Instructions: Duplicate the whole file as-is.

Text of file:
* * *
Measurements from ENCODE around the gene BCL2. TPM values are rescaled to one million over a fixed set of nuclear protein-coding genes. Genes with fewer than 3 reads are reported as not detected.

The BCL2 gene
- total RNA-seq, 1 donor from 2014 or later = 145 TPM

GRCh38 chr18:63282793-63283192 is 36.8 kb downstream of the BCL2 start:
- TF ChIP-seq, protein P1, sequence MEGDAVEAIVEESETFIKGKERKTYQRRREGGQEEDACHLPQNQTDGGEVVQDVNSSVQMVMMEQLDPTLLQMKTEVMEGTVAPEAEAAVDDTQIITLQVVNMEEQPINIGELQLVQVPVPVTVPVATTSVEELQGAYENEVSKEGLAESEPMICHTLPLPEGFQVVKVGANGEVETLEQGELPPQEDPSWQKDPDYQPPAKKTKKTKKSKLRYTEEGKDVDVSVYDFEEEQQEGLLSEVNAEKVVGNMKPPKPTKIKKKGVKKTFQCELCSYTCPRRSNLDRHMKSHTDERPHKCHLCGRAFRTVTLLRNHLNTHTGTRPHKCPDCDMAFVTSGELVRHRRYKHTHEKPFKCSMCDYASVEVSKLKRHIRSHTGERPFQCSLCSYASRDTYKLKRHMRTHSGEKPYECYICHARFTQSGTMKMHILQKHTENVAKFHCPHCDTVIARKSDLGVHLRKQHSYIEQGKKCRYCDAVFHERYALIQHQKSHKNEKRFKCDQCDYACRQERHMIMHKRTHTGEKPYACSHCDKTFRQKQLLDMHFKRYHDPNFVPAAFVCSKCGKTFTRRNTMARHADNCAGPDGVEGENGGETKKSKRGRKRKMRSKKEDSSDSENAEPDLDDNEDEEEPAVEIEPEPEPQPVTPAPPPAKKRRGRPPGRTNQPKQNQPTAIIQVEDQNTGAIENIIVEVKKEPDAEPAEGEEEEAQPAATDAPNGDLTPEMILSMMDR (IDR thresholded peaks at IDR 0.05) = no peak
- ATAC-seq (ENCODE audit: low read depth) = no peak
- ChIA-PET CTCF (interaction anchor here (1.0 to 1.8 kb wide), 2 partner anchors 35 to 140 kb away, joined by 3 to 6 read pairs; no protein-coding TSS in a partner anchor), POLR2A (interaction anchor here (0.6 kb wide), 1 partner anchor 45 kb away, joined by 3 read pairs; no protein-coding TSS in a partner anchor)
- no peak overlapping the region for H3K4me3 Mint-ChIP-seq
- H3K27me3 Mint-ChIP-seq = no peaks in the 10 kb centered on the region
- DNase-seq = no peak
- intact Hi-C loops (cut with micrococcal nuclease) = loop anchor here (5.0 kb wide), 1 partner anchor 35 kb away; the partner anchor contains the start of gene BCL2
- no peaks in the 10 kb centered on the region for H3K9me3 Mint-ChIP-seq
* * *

Measurements from ENCODE around the gene BCL2. TPM values are rescaled to one million over a fixed set of nuclear protein-coding genes. Genes with fewer than 3 reads are reported as not detected.

The BCL2 gene
- total RNA-seq, 1 donor from 2014 or later = 145 TPM

GRCh38 chr18:63282793-63283192 is 36.8 kb downstream of the BCL2 start:
- TF ChIP-seq, protein P1, sequence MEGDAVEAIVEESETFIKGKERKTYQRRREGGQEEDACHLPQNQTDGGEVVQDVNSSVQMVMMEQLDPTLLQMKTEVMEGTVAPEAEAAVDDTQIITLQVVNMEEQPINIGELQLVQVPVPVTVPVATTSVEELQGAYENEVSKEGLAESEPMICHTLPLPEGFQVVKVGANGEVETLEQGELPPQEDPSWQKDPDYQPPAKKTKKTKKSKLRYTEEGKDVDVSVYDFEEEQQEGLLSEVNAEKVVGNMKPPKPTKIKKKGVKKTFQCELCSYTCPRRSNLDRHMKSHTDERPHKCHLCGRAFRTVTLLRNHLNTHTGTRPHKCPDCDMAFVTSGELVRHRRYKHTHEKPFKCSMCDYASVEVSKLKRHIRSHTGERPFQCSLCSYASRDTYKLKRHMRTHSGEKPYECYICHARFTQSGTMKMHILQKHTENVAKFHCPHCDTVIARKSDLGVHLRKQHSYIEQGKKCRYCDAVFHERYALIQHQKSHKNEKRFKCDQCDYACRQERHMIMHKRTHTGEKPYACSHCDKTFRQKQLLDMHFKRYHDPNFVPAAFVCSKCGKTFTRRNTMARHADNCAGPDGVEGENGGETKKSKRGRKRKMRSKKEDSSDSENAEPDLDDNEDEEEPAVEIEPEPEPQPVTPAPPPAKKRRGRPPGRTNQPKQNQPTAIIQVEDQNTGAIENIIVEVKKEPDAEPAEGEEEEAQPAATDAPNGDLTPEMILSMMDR (IDR thresholded peaks at IDR 0.05) = no peak
- ATAC-seq (ENCODE audit: low read depth) = no peak
- ChIA-PET CTCF (interaction anchor here (1.0 to 1.8 kb wide), 2 partner anchors 35 to 140 kb away, joined by 3 to 6 read pairs; no protein-coding TSS in a partner anchor), POLR2A (interaction anchor here (0.6 kb wide), 1 partner anchor 45 kb away, joined by 3 read pairs; no protein-coding TSS in a partner anchor)
- no peak overlapping the region for H3K4me3 Mint-ChIP-seq
- H3K27me3 Mint-ChIP-seq = no peaks in the 10 kb centered on the region
- DNase-seq = no peak
- intact Hi-C loops (cut with micrococcal nuclease) = loop anchor here (5.0 kb wide), 1 partner anchor 35 kb away; the partner anchor contains the start of gene BCL2
- no peaks in the 10 kb centered on the region for H3K9me3 Mint-ChIP-seq